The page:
Tag: octavio dotel

Mets Don’t Acquire Octavio Dotel

The Mets have finally not made a move, by not trading a minor league pitcher to the Pirates for Octavio Dotel.

With the Mets in need of reinforcements for the stretch run, GM Omar Minaya has not added an arm to the bullpen.

Jon Heyman is reporting that the Mets declined a trade that would have netted Octavio Dotel for minor leaguer Robert Carson. Carson is a big-bodied, 21-year-old lefthanded pitcher who touches 92 MPH — that in itself defines him as having some kind of potential. There are two angles buzzing around to the Mets’ refusal to part with Carson; the detractors scream about his 9.60 ERA over 3 starts in AA, while his supporters quote Kevin Goldstein’s preseason quote citing Carson as a “sleeper”. Who’s right? Who knows? Point is, Carson is an A-ball pitcher with an uncertain future — exactly the type of prospect that a team must give up to get a proven MLB veteran such as Dotel. At least 75% of the time, the prospect doesn’t make it past AAA (Evan MacLane), and about 3% of the time the youngster turns into an All-Star (Scott Kazmir, John Smoltz). In other words, it’s a crapshoot. Teams that are “buying”, and looking for the final pieces of a championship puzzle, are more likely to roll the dice. The Mets seem not to be sure whether they are buyers right now, and I can’t blame them. While Dotel would be an immediate upgrade over nearly every other member of their bullpen, he probably wouldn’t be a difference-maker — the team has other significant, unfillable holes that will keep them from getting over the Phillies and Braves.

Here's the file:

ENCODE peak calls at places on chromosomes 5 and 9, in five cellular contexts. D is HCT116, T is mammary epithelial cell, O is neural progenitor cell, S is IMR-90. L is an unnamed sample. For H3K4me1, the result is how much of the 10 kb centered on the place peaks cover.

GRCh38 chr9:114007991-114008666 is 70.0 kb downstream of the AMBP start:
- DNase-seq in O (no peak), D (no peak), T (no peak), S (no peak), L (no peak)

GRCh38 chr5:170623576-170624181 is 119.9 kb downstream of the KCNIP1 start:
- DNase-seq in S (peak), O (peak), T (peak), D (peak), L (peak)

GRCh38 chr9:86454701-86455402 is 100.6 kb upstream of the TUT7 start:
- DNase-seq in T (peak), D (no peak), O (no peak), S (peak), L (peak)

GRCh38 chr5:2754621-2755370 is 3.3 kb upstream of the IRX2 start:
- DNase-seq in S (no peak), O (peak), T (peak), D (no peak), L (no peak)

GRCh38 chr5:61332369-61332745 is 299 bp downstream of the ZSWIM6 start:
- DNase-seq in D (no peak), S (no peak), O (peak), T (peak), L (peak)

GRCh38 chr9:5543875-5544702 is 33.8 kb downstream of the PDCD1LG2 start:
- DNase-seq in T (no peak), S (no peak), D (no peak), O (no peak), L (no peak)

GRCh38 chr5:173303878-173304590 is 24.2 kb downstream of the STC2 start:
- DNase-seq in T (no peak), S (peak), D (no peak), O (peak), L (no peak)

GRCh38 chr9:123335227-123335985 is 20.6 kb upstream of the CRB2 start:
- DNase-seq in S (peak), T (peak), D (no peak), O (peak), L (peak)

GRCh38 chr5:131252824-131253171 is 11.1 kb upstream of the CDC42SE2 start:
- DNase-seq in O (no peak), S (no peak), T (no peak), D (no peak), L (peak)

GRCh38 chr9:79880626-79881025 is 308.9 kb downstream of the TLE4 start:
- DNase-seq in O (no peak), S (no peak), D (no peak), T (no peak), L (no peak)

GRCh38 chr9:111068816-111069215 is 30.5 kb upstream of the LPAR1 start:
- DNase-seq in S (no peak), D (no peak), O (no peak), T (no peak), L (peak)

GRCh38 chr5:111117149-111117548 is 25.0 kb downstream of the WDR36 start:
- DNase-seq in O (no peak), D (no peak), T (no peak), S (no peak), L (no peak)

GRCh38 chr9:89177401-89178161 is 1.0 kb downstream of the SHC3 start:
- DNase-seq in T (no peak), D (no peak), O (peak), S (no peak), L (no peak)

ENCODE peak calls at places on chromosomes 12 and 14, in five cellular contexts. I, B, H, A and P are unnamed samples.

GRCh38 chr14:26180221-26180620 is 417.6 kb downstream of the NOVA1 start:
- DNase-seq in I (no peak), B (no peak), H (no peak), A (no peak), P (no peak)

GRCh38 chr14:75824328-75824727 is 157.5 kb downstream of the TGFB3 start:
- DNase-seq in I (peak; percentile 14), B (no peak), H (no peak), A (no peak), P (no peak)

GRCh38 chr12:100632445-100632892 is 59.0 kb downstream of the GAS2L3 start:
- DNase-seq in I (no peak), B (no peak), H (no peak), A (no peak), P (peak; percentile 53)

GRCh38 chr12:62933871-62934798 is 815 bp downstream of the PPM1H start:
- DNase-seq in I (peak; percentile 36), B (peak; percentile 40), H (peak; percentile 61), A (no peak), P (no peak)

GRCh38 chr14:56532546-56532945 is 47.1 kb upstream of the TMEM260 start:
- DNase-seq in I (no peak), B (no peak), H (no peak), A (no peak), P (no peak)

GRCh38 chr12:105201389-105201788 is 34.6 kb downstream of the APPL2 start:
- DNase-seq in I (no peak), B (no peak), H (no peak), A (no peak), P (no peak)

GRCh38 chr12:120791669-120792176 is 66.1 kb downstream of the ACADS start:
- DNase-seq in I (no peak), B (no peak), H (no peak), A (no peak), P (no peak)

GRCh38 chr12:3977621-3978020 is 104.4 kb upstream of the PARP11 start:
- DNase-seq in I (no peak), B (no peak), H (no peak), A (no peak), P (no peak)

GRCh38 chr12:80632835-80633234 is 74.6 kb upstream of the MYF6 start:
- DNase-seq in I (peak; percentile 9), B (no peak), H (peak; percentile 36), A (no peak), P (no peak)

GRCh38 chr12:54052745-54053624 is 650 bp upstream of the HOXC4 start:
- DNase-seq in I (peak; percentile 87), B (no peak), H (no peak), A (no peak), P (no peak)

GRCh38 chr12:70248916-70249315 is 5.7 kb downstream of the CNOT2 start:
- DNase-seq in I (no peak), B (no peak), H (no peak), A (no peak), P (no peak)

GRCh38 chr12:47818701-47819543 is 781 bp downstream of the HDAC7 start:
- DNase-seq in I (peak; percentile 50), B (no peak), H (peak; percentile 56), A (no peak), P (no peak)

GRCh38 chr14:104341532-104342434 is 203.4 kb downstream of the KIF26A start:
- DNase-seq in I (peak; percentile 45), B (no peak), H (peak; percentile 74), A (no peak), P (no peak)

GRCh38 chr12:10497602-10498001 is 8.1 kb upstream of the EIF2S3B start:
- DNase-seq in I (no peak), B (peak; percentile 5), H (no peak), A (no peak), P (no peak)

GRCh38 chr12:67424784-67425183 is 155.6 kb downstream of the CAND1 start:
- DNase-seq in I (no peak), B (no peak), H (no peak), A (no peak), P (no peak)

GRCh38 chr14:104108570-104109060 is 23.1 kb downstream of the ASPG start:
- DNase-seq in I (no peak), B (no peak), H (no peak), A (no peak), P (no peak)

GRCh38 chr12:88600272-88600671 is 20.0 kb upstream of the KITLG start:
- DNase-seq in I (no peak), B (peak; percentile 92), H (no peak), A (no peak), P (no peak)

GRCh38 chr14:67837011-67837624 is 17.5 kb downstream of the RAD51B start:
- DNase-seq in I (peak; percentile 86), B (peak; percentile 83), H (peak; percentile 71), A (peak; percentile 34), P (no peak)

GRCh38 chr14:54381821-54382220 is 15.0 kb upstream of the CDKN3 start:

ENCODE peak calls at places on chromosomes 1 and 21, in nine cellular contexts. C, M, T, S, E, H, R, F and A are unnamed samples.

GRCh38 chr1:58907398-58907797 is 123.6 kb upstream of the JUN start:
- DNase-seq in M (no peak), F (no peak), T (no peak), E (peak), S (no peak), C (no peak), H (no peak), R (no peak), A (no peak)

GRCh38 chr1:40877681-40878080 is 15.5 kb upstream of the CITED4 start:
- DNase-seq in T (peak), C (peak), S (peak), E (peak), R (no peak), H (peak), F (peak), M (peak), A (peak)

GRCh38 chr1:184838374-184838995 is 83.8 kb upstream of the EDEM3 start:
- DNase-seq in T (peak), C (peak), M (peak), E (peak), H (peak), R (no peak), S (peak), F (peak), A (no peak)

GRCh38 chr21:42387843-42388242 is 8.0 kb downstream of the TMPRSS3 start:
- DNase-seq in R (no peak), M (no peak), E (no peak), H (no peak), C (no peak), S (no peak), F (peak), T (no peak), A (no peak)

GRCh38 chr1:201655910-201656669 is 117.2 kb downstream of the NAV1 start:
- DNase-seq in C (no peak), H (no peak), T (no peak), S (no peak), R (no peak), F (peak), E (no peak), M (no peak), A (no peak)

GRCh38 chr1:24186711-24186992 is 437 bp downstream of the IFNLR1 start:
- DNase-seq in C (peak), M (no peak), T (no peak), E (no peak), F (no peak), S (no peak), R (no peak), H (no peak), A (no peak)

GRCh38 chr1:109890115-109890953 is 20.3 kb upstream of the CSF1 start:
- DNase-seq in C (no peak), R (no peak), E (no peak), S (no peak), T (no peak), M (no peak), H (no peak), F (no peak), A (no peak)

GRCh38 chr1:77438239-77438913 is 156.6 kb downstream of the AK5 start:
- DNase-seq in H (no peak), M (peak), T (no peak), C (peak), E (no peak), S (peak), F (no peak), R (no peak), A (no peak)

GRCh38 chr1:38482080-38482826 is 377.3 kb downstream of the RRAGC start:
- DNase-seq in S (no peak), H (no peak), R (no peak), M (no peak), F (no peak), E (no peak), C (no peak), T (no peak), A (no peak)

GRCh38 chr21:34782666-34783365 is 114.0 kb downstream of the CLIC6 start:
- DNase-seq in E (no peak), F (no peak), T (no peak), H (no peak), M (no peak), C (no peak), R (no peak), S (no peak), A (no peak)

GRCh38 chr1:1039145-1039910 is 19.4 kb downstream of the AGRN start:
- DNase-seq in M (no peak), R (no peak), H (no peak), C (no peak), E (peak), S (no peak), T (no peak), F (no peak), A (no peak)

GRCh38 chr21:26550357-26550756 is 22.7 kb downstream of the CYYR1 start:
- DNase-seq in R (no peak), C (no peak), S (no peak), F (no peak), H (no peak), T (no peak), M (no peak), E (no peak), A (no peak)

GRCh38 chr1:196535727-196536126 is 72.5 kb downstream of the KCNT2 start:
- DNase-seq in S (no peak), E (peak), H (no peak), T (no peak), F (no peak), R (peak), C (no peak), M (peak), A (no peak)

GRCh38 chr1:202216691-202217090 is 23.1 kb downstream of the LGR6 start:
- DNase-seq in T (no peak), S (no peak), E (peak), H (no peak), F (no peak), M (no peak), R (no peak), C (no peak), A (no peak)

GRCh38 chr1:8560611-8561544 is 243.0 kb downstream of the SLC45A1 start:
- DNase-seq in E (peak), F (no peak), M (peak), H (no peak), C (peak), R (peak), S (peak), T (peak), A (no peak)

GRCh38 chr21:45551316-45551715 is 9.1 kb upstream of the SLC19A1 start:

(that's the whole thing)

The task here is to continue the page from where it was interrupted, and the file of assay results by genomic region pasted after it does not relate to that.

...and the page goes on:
So if the Mets are not “buyers”, are they “sellers”? Certainly not — the organization fears that publicly “throwing in the towel” on the season would result in poor attendance in August and September. They would much rather hope against hope that the current configuration can go on a miraculous streak and make a semi-serious run at the Wild Card — in turn selling plenty of tickets over the last eight weeks of the season.

By the way, here is a video of Robert Carson from this past May, courtesy of Scouting the Sally:

He certainly is a big, durable-looking kid. I like that he stays on a straight line toward the target (Isaac Newton had some good ideas) and he keeps his motion simple and compact. I’d like it even more if he committed his hips a hair later, stretched out that stride a few more inches, and pulled himself forward with that front leg. It appears he can take more advantage of his height and get his release point a little further forward. But he’s still young and can learn these things with the right coaching and repetition.


Pirates Making Deadline Deals

Seems that everyone in baseball is getting involved in the excitement of the annual trade deadline … heck, even the Pittsburgh Pirates are wheeling and dealing.

This morning, the Bucs sent Ryan Church (remember him?), Bobby Crosby, and D.J. Carrasco to Arizona (well, technically, they’re being “sent” to New York from St. Louis) in return for Chris Snyder and a minor leaguer.

Seems like an unusual trade for both sides — how often do you see two “sellers” hook up to make a deadline deal? The Pirates get a talented catcher who has been saddled with chronic back issues to add to a stable of backstops that already includes Jason Jaramillo and the similarly injury-prone Ryan Doumit. Doumit recently was placed on the DL with a mild concussion.

Meanwhile, the Diamondbacks get three over-30 veterans who are unlikely to be with the club next season. Both Church and Crosby have been terrible offensively in limited action with the Bucs, but Carrasco has been more than passable in a middle-relief role, sporting a 3.88 ERA, 1.29 WHIP, and 45 Ks / 22 BB in 56 IP.